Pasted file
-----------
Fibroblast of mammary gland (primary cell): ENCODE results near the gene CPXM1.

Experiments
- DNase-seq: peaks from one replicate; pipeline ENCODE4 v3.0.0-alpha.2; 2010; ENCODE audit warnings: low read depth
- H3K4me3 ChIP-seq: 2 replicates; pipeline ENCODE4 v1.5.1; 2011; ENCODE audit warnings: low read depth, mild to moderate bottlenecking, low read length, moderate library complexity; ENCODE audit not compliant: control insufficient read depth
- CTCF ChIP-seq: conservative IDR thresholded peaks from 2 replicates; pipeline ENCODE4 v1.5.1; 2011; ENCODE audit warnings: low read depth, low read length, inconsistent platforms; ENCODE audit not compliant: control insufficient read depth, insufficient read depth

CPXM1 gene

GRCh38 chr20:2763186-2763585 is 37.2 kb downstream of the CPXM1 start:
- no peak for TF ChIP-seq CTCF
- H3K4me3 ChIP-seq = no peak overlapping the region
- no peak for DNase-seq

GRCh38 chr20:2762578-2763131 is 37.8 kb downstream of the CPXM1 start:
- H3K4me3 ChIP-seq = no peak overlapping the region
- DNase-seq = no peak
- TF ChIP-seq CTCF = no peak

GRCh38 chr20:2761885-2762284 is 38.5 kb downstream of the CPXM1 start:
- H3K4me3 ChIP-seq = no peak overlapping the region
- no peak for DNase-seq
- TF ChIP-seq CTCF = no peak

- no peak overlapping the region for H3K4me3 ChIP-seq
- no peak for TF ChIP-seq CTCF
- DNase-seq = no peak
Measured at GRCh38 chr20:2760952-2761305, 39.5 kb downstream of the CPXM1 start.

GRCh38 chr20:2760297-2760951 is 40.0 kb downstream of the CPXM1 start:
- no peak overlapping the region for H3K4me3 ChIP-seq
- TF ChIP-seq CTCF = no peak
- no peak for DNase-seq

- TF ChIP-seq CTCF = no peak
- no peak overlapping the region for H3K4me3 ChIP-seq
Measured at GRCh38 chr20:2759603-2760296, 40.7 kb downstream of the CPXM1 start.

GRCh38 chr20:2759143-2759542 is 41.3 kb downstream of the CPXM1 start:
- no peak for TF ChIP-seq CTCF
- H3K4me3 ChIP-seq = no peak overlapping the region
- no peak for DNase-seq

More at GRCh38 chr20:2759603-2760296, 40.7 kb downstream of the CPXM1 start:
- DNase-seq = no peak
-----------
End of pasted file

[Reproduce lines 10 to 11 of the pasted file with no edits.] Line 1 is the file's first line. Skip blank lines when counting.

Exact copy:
- no peak for DNase-seq

GRCh38 chr20:2762578-2763131 is 37.8 kb downstream of the CPXM1 start: